The chiming of bells reverberated throughout Newtown on Friday, commemorating one week since the crackle of gunfire in a schoolhouse killed 20 children and six adults in a massacre that has shaken the community -- and the nation -- to its core.
When people here speak of the massacre at Sandy Hook Elementary School, they use the number 26: the ones killed after Adam Lanza stormed his way into the school.
From California to New York, teacher and public-worker retirement funds are reconsidering their investments in gun makers and confronting an uncomfortable fact: Their pensions have supported the manufacture of deadly weapons, in some cases the same type of gun used in the Connecticut school shooting.
North Korea said today that an American citizen has been detained after confessing to unspecified crimes, confirming news reports about his arrest at a time when Pyongyang is facing criticism from Washington for launching a long-range rocket last week.
A 15-year-old Pakistani girl who was shot by the Taliban for promoting girls' education has urged Pakistan to reverse a decision to rename a college in her honor to avert militant attacks on students, an official said today.
When it comes to making coins, the Mint isn't getting its two cents worth. In some cases, it doesn't even get half of that. A penny costs more than two cents and a nickel costs more than 11 cents to make and distribute. The quandary is how to make coins more cheaply without sparing our change's quality and durability, or altering its size and appearance.
The suspense surrounding the sentencing of the brother of Ponzi king Bernard Madoff will largely be absent because a plea agreement makes a 10-year prison term all but certain.
In this tiny Texas town, children and their parents don't give much thought to safety at the community's lone school -- mostly because some of the teachers are carrying concealed weapons.
It's a health care change that President Barack Obama and Republicans both embrace: Expand a current, little-known law so more retirees the government considers well-off are required to pay higher Medicare premiums.
The State Department had "clear warning signs" of a deteriorating security situation in Libya prior to the deadly Sept. 11 assault on the diplomatic mission, the top Democrat on the Senate Foreign Relations Committee said Thursday as he also faulted Congress for failing to provide sufficient funds to protect facilities worldwide.
At least 31 people were suspended from two Army day care centers at Fort Myer, Va., last week after officials scrutinized their backgrounds and found criminal convictions including fourth-degree sexual assault and drug use, a defense official said Wednesday.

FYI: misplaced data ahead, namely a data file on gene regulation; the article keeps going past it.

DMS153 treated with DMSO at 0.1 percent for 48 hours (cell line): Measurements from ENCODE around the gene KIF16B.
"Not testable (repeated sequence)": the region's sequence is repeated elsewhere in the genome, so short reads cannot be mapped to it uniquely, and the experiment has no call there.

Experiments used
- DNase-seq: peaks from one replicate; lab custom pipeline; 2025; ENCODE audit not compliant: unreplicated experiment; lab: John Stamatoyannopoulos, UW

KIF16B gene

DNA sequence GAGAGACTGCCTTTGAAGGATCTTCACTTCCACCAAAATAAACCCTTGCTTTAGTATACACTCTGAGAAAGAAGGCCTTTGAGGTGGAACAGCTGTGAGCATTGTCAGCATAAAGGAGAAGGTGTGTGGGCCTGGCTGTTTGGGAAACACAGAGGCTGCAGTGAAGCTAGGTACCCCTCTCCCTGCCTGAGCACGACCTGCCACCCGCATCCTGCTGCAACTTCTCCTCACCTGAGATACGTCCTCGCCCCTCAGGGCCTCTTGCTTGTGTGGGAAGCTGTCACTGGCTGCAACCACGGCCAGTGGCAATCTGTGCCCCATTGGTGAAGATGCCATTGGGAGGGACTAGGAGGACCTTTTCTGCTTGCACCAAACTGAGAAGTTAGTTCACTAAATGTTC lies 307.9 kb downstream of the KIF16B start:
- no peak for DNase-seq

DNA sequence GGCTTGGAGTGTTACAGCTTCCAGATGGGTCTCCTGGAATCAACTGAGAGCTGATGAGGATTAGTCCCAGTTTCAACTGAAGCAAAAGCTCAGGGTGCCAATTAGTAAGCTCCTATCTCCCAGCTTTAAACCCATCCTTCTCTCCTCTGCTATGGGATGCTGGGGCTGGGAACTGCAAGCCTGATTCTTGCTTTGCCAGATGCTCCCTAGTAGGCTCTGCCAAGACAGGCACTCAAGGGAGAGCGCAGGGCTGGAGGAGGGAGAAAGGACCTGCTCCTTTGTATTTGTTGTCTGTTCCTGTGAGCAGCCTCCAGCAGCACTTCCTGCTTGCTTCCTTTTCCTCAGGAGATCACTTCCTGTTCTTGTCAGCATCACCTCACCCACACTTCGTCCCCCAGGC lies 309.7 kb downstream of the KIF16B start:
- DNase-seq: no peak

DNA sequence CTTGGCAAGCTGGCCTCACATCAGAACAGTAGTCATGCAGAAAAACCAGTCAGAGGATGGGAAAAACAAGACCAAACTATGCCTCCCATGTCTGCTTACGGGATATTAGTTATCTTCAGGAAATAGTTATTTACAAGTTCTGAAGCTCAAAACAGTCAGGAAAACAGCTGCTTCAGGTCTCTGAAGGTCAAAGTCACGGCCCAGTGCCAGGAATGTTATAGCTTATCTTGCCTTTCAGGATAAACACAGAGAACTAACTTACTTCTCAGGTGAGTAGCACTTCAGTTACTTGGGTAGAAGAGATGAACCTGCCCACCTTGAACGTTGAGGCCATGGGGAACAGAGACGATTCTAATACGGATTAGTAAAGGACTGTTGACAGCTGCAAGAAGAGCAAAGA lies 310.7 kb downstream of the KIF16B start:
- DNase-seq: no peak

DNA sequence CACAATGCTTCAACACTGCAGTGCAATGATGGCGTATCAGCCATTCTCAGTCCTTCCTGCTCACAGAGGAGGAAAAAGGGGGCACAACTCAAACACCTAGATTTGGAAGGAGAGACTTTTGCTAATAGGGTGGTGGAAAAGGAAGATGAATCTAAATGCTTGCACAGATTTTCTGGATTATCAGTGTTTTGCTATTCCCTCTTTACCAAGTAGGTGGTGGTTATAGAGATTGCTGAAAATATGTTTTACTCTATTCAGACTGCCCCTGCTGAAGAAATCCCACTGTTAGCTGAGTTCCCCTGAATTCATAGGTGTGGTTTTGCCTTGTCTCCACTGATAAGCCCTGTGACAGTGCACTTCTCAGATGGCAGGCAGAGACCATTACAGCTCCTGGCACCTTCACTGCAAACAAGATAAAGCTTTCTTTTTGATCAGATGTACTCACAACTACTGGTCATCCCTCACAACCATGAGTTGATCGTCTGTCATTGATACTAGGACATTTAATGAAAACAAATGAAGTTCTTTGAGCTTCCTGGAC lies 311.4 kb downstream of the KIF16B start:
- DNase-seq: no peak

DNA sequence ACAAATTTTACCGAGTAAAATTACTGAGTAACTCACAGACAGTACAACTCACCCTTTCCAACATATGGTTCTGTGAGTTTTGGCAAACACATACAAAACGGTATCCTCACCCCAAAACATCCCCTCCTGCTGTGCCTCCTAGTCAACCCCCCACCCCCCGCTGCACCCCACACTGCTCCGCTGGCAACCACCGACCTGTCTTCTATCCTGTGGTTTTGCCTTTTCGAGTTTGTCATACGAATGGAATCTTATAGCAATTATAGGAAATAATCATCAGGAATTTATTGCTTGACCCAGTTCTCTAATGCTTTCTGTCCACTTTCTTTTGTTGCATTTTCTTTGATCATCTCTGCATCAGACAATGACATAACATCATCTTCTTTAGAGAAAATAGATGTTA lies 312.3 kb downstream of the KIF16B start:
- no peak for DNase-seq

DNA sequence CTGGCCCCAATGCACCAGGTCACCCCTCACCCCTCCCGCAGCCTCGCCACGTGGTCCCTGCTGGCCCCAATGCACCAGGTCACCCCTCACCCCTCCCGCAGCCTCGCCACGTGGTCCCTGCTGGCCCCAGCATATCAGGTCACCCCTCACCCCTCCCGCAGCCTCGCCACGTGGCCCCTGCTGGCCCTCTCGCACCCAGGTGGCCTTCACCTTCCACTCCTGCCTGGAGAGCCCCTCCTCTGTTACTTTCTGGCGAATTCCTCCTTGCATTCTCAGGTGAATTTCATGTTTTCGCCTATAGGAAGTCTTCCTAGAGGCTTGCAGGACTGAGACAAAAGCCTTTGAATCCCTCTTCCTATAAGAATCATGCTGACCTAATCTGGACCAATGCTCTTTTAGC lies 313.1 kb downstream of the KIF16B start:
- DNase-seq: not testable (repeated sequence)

The leaders of an independent panel that blamed systematic State Department management and leadership failures for gross security lapses in the deadly Sept. 11 attack on a U.S. diplomatic mission in Libya will explain their findings to Congress on Wednesday.
You can find it on the Internet for $250 or less. But if Medicare is paying, a standard-issue brace for back patients costs more than $900.
Instagram, the popular mobile photo-sharing service now owned by Facebook, said Tuesday that it will remove language from its new terms of service suggesting that users' photos could appear in advertisements.
Facebook isn't just for goofy pictures and silly chatter. Whether shoppers know it or not, their actions online help dictate what's in stores during this holiday season.
When the Justice Department announced its record $1.9 billion settlement against British bank HSBC last week, prosecutors called it a powerful blow to a dysfunctional institution accused of laundering money for Iran, Libya and Mexico's murderous drug cartels.
A cellphone game for kids about U.S. geography, "Stack the States," gets rave reviews from parents. Its creator, Dan Russell-Pinson, considered making the 99-cent app better by adding a feature to allow children to play online against one another. But with the Federal Trade Commission issuing more stringent online child privacy rules, he's not even pursuing the idea.
If there's anywhere that understands the pain of Newtown, it's Dunblane, the town whose grief became a catalyst for changes to Britain's gun laws.
Narrowing a "fiscal cliff" negotiating gap, President Barack Obama is backing off what had once been ironclad positions.
The nation's largest gun-rights organization -- typically outspoken about its positions even after shooting deaths -- has gone all but silent since last week's rampage at a Newtown, Conn., elementary school that left 26 people dead, including 20 children.
2. Vacation 'wish list': Columbus Airbnb ranked among top-sought in state COLUMBUS & LOWNDES COUNTY
3. Man charged with attempted murder for using vehicle as weapon COLUMBUS & LOWNDES COUNTY
5. Starkville looking to change panhandling law STARKVILLE & OKTIBBEHA COUNTY